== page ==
Transcript for Bone and joint infections
Bone and joint infections
In osteomyelitis, infections most often occur at the ends of long bones where they meet to form joints like the hip and knee, and in septic arthritis, they occur in the joints.
The source of infection may be hematogenous, secondary to close-by infection or secondary to direct inoculation from trauma and surgery.
Diagnosis is mostly clinical, and it’s based on the rapid onset and localization of symptoms.
Individuals mostly present constitutional symptoms like irritability, decreased appetite or activity, tachycardia, malaise, and fever.
Local signs consist of warmth, swelling, point tenderness around a bone or joint, and cellulitis. Joint stiffness is also common, with single joint involvement being more characteristic for bacterial infections.
If the clinical signs raise suspicion of infection, the next step is asking for additional tests to confirm or infirm diagnosis.
Let’s start with osteomyelitis, which is an infection of the bone. It is usually caused by Staphylococcus aureus, with community-acquired methicillin-resistant S. aureus or MRSA accounting for many of the cases, especially in posttraumatic, post-surgical, and vertebral osteomyelitis.
Vertebral osteomyelitis is also caused by Mycobacterium tuberculosis in about a quarter of the cases.
Additionally, Salmonella species and Streptococcus pneumoniae are commonly found in those with sickle cell disease; Gram-negative bacteria, such as Pseudomonas species or Escherichia coli, are common in infections after puncture wounds of the feet or open injuries to bone, and Staphylococcus epidermidis in some of those with prosthetic devices.
The earliest signs generally depend on the age of the individual. In neonates, the affected limb may be limp and moving it might be painful but fever and other symptoms might be absent.
Older infants and children present pain, fever, and local signs around the affected bone such as edema, erythema, warmth, and some might even refuse to walk.
Back pain with or without tenderness to palpation overlying the vertebral processes is noted in vertebral osteomyelitis.
Later in its course, it can spread to involve the joints which leads to a painful, swollen joint with limited mobility. It can also spread to the soft tissue surrounding the bone which leads to abscess formation, to the veins where it causes septic thrombophlebitis, or the bacteria can escape into the systemic circulation leading to sepsis and even septic shock.
Initial evaluation can include plain radiographs, mostly to exclude other causes like trauma and foreign bodies.
Plain radiographs are usually normal or inconclusive early on, and it takes around two weeks to show typical findings like non-specific periosteal reaction and osteolysis. It can complement the information provided by other modalities and should not be omitted, even if more advanced imaging is planned.
Concomitantly, blood tests should be taken as well, including blood cultures to rule out sepsis and confirm a hematogenous infection.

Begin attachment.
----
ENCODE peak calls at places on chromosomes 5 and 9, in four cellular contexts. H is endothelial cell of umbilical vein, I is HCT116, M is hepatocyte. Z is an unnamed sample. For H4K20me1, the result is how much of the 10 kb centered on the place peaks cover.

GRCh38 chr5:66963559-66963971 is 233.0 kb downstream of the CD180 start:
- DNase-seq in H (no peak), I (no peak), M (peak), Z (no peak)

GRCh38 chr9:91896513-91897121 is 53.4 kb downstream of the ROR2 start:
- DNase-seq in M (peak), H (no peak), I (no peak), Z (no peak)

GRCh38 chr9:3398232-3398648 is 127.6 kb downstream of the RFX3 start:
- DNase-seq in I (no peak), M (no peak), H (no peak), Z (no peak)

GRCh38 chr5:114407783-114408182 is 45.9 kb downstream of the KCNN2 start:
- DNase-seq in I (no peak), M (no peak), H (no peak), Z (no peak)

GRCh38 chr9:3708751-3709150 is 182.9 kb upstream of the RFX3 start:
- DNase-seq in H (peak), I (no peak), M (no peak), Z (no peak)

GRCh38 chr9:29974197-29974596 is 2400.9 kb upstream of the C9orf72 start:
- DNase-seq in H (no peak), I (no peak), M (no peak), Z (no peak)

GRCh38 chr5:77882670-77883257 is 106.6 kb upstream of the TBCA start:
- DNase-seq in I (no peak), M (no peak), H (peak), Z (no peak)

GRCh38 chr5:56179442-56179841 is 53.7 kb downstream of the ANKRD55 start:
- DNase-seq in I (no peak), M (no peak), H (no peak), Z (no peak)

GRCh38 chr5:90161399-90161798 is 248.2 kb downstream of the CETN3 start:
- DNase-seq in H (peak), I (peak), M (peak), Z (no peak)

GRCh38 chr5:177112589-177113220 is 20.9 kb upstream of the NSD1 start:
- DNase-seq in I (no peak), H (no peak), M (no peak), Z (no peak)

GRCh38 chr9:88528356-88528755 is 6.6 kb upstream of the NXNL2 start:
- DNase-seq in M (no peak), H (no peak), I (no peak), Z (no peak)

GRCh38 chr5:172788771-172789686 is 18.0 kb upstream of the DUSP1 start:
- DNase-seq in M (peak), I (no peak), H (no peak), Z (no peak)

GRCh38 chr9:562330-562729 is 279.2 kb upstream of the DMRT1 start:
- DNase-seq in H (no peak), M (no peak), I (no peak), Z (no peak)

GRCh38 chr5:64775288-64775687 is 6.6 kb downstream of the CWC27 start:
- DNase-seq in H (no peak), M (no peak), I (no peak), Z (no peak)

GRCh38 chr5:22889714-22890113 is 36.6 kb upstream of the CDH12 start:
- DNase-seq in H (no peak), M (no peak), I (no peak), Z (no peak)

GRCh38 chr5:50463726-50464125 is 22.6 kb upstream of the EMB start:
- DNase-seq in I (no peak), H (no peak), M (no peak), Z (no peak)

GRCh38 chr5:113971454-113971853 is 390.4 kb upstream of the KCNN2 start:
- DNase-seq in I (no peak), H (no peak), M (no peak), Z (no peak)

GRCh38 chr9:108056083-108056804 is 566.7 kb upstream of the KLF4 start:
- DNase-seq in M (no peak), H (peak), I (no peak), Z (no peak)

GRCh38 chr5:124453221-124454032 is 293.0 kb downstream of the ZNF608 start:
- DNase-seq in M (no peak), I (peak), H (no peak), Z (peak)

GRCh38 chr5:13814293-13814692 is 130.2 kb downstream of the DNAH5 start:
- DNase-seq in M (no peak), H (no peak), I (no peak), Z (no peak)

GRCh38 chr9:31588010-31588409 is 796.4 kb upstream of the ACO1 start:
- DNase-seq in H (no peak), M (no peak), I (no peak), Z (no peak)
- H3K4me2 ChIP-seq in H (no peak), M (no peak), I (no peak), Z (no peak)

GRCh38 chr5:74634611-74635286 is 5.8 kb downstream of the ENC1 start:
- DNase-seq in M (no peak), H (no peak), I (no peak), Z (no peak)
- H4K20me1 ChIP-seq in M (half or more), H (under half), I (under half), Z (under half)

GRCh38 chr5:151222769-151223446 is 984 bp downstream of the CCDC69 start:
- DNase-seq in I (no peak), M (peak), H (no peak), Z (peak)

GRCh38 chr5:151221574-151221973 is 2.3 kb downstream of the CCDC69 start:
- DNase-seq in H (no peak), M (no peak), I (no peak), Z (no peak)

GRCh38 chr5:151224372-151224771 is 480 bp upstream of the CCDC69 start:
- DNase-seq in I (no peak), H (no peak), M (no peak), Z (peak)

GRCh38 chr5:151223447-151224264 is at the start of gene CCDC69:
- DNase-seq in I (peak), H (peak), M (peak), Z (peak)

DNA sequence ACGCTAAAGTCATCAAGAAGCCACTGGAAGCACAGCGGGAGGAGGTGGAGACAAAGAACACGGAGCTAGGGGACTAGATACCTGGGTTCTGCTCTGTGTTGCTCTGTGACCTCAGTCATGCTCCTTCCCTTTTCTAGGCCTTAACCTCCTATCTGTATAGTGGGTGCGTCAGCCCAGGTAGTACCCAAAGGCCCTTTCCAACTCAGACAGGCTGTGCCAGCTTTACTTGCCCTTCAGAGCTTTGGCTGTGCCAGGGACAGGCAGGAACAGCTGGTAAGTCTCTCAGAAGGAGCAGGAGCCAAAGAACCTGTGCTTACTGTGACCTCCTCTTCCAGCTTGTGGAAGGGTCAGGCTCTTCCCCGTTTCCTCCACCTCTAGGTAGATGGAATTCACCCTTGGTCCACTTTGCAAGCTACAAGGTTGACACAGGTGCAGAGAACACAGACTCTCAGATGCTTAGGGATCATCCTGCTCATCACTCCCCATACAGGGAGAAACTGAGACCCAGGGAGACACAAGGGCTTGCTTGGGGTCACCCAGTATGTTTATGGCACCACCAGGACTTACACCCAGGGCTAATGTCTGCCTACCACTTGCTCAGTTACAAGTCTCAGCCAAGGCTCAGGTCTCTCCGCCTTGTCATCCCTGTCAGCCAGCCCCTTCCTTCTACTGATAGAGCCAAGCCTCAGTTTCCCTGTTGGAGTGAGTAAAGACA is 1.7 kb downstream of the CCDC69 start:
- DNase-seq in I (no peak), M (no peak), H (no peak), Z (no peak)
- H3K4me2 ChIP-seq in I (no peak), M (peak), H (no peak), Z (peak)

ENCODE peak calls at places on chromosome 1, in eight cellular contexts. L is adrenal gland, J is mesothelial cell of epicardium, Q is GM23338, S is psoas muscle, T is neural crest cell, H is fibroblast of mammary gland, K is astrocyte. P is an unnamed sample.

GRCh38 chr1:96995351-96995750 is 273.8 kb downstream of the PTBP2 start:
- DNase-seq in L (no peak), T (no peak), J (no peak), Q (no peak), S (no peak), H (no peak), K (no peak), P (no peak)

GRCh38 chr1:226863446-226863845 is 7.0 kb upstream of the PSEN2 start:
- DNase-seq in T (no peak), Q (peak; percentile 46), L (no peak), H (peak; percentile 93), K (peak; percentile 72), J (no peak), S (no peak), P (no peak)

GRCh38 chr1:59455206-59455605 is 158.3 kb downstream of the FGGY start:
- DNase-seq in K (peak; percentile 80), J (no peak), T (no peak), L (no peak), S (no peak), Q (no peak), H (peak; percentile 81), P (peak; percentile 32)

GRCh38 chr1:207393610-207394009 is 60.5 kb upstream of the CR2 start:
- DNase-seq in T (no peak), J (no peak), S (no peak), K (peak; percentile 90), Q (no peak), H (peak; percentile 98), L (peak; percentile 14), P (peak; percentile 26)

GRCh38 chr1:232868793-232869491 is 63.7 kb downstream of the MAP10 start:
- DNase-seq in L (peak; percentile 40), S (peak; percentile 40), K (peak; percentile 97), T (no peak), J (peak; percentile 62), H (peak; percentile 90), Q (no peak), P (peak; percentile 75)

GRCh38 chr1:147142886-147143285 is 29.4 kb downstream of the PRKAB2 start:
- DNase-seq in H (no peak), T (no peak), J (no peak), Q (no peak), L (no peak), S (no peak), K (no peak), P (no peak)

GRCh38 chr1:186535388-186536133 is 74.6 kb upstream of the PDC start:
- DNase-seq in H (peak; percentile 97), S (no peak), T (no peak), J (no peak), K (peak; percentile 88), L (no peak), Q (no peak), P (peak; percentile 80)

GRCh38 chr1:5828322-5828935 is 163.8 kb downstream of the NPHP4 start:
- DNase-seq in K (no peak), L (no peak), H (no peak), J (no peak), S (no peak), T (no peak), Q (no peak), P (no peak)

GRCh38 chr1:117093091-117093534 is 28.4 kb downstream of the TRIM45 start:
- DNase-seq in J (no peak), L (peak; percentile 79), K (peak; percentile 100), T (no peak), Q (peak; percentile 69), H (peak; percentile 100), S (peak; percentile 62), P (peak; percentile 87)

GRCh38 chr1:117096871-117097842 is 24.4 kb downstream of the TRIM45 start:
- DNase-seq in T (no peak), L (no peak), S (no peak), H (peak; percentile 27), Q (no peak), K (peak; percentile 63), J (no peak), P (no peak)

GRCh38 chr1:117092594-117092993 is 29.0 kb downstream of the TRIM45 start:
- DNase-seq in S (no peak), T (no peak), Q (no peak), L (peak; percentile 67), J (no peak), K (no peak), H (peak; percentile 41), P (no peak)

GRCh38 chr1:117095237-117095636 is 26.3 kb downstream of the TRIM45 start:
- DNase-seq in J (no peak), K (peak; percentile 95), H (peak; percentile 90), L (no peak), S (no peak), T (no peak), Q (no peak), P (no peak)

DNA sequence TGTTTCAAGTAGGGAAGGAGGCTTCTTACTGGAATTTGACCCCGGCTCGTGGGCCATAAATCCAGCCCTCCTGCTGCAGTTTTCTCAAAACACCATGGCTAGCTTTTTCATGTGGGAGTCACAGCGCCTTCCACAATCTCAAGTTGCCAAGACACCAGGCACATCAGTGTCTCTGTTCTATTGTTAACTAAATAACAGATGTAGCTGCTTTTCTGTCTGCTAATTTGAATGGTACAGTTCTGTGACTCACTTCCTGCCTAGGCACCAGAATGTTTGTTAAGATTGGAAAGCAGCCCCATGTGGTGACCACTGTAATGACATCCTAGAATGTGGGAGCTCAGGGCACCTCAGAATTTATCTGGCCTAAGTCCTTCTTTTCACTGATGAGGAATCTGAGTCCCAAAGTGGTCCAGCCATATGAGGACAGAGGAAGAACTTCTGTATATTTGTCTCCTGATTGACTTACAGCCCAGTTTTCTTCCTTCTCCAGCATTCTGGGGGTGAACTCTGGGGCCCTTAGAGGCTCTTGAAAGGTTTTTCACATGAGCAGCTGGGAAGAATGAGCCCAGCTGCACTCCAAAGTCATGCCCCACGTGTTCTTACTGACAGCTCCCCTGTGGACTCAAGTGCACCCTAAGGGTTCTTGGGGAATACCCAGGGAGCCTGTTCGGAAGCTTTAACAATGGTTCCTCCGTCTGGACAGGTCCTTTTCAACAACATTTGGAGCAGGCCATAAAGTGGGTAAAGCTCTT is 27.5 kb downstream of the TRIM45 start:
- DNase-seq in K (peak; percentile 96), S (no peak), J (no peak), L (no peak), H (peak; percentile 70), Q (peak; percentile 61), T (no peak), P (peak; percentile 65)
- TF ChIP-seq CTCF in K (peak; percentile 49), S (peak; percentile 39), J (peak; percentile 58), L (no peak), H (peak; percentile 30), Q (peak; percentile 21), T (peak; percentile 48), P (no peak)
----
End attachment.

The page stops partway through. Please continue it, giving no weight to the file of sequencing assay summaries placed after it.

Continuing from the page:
Usually the ESR is above 20 millimeter per hour, the CRP is above 20 milligrams per liter, and there’s an elevated white blood cell count.
If the plain radiograph is inconclusive or abnormal, and if blood tests show signs of infection, the next step is getting a CT or MRI.
MRI is more sensitive than CT, and it can identify abscesses and distinguish between bone and soft tissue infection better than other methods.
Radionuclide imaging with Technetium-99 methylene diphosphonate, which accumulates in areas of increased bone turnover, is recommended if there are multiple and unusual sites of infections like the hip.
The gold standard for the diagnosis is bone biopsy with histopathologic examination, tissue culture, and gram stain.
Histopathologic specimens may be obtained by percutaneous needle aspiration or open biopsy, particularly if surgery is required for therapeutic drainage and debridement.
A bone biopsy might not be needed if the blood cultures are positive, especially when there’s substantial clinical or radiographic evidence of osteomyelitis.
Now, treatment consists of antibiotic therapy and in some cases, surgical removal of infected and necrotic tissue.
Empiric antibiotics are usually given after at least one blood culture is obtained.
Usually, the patient is given an antistaphylococcal penicillin like nafcillin or oxacillin, 25 milligrams per kilogram every six hours, and a broad-spectrum cephalosporin like cefotaxime, usually 25 milligrams per kilogram every eight hours.
If methicillin resistance among community isolates of Staphylococcus is greater than 10 percent, vancomycin, usually 10 milligrams per kilogram every six hours, should be given.
Parenteral treatment typically lasts for at least five days, followed by oral antibiotics for four weeks.
In case of osteomyelitis with Mycobacterium tuberculosis, the choice of antibiotic is generally the same as for pulmonary infection, which is a combination of isoniazid, rifampin, ethambutol and pyrazinamide.
When pus is obtained from subperiosteal or metaphyseal aspiration, when an abscess is suspected based on MRI findings, or when antimicrobial therapy fails, surgical drainage is usually needed.
Second, septic arthritis is an infection of the joints and is also mostly caused by Staphylococcus aureus and Neisseria gonorrhoeae.
Septic arthritis tends to affect just one joint, usually in the lower extremity, and in neonates and young infants it is often associated with constitutional signs like malaise, joint stiffness, and in some can lead to adjacent osteomyelitis caused by transphyseal spread of infection.
In older children fever and pain are the most common, along with local signs such as swelling, erythema, and warmth of the affected joint, which are more common in septic arthritis than osteomyelitis given that joints are usually more superficial than bones.